Consider these 2 pictures. Before: Single, living alone in a 29 square meter apartment in Tokyo. The place is so filthy it’s a struggle every morning to shower, get dressed and get to the door. The toilet hasn’t been cleaned in 4 months and the tiny kitchen defies description. After: Living with a younger, handsome boyfriend in a new apartment twice the size of the old one. Clean hardwood floors and ample closet space. The bathroom decor features rose pink wallpaper and every household item is put away as soon as it’s used.
Needless to say, Japanese women toughing it out in the big city aspire to the “after” picture. Yet for many women trying to get by on this archipelago, reality edges ever close to “before” if not actually a precise duplicate.
Japanese women were once famed for being fanatical in their pursuit of cleanliness in the home and willing devotees at the altar of household chores. Now for many females, the mere thought of picking up clothes strewn on the floor, washing dishes piled in the sink and sorting combustible trash from the non-burnables and actually taking them out to designated spots on designated days of the week – all this is enough to bring on a mild case of eczema and/or insanity attack. We all have viable excuses to pull out at a moment’s notice: not enough time, not enough motivation, not enough cash left at the end of the month to buy cleaning products, not enough love during childhood, sibling troubles, boyfriend troubles…the list is enough to give Freud himself a nervous breakdown.
Enter the clutter consultants or chore specialists, all of whom comprise a huge chunk of the TK billion yen decluttering market. Among these, Marie Kondo or “Konmari” as she’s called in the US, has taken the concept out of the country and out into the big leagues. Time Magazine sited her among the “100 Most Influential People” alongside the other Japanese: Haruki Murakami. Apparently, a personage no less than Jamie Lee Curtis recommended that she make that list. Konmari’s book (US title: “The Life Changing Magic of Tidying Up”) is a New York Times bestseller. There’s a rumor that Michelle Obama picked it up, read it and loved it. Her oft quoted advice about de-cluttering: “Don’t keep anything in the house that doesn’t spark joy.”
Over on the homefront though, Konmari is just one among many decluttering specialists who exhort Japanese women to take control over their lives by taking control of their stuff. It’s an interesting philosophical proposition: no god, man, ideology or diet is going to be that magic wand, but the will and strength to clear out one’s closet and scrub the toilet. Once you’ve made de-cluttering a habit, “everything in life will follow,” according to Konmari. Uh-huh. Kinda like “Field of Dreams” without the baseball. If you clean it, he (or romance) will come.
In this journey of de-cluttering, the Japanese woman will encounter two enemies: her possessions, and her mother. She wants to follow Konmari’s maxim of throwing out everything that doesn’t spark joy. She will start out with every intention of doing so. But every time she tries to trash her belongings (her high school year book, old boyfriend photos, clothes bought at bargain sales and never worn, shoes growing moldy in the cabinet, body shaping underwear, cosmetics, bags of rice from three years ago, exercise equipment galore are among the popular items) her resolve falters. She is after all, a Japanese woman who has the word “mottainai” stamped into her DNA. “This might come in handy someday,” is a refrain she’s heard since childhood – from her parents, from schoolteachers, from relatives and friends her boyfriend’s mother. Besides, it’s a huge hassle to sort out the trash. Better just let sleeping garbage lie around until the right man comes along and asks to stay over in her apartment. THAT’S when she’ll clean up. Really.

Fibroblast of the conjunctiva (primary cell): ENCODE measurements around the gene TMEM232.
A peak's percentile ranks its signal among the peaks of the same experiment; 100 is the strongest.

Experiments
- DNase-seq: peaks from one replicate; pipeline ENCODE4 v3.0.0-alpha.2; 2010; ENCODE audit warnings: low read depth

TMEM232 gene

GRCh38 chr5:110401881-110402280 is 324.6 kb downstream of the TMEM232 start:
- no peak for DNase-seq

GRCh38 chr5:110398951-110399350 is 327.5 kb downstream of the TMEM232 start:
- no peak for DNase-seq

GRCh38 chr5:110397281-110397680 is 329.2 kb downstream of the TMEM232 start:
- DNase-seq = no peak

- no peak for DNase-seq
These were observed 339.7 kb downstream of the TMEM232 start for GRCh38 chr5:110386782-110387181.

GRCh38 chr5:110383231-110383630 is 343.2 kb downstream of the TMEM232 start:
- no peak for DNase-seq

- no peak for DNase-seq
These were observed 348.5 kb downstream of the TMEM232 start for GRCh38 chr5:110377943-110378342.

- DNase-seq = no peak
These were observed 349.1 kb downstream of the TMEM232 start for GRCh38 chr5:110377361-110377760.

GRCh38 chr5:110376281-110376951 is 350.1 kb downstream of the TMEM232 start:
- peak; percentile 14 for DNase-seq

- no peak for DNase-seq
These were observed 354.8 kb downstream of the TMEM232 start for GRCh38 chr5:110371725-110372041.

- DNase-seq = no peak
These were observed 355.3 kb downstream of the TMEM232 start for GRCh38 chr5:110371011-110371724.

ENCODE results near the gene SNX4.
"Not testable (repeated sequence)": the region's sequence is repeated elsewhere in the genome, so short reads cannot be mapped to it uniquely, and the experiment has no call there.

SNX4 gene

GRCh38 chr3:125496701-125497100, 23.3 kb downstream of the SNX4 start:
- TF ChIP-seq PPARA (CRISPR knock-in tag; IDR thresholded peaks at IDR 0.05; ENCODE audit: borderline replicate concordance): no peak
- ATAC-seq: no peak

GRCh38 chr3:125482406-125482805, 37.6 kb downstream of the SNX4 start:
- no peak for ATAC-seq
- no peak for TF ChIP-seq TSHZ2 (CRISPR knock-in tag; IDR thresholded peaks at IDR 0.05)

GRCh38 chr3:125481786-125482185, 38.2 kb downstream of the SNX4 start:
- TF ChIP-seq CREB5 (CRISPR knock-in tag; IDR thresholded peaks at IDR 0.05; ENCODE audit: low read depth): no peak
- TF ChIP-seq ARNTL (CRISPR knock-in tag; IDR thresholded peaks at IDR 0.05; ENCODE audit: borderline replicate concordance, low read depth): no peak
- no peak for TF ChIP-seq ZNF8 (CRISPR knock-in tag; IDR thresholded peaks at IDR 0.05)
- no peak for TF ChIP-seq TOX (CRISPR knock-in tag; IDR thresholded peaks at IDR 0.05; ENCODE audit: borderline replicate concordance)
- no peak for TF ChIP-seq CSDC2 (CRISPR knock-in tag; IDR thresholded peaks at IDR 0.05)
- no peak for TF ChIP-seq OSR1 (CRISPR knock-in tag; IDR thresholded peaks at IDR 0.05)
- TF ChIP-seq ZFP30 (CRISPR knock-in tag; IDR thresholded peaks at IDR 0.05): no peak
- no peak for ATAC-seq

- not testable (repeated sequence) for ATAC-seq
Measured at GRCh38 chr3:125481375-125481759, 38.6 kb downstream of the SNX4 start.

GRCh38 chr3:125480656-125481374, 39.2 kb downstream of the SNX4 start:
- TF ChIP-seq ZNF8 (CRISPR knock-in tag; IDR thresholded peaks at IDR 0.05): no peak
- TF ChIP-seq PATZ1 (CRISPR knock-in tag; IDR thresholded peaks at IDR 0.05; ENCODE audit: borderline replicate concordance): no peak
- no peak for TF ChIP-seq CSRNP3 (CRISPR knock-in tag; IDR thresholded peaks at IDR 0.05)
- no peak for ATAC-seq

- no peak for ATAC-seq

Often, her mother enables her in the task of clutter fossilization. Every Japanese mom over 50 is a sucker for stuff anyway and the older they get, the stronger their obsessions. Take the case of my grandmother, whom I revered in childhood as a cool old lady. She could speak a little French, she smoked a pack a day and quoted Spinoza when the mood hit her. But when she died, the entire family were dumbfounded to discover huge boxes of horded bottle caps (used) and disposable chopsticks (unused) pushed into a dark corner of her closet. Kimonos that she hadn’t worn in decades were rumpled into another box, every one of them black with mold. In the kitchen, she had 4 kettles that were never used and about 500 spoons pushed every which way in a huge drawer. We finally gave up trying to clean the place and hired an expert team that deals exclusively with dwellings of the elderly. They charged 200,000 yen for the first 6 hours, and 150,000 the next day. Her daughter (my mother) complained endlessly about the expense and my grandmother’s hording habits but she’s now exhibiting the very same behavior. Last month, I discovered a box full of unused disposable chopsticks and nearly had a panic attack. Et tu, Mom?
Indeed, every de-cluttering specialist warns about mothers, especially if you happen to live with her. De-cluttering specialist and blogger Mai Yururi lived with her mom and grandma in an old house in Sendai – when 3.11 hit, the house was left standing but the colossal amount of stuff, accumulated over the years, came down in an avalanche and nearly killed them. After that, the two older women finally agreed to throw out some things, but if not for the earthquake, Yururi writes: “I could have never convinced them to de-clutter.”
There’s no doubt about it, the path to a clean, spare room with things that only spark joy is not just littered with stuff no one wants anymore, it’s practically a hallucination glimpsed among the dunes in the Sahara Desert. Oh, for a bottle of water.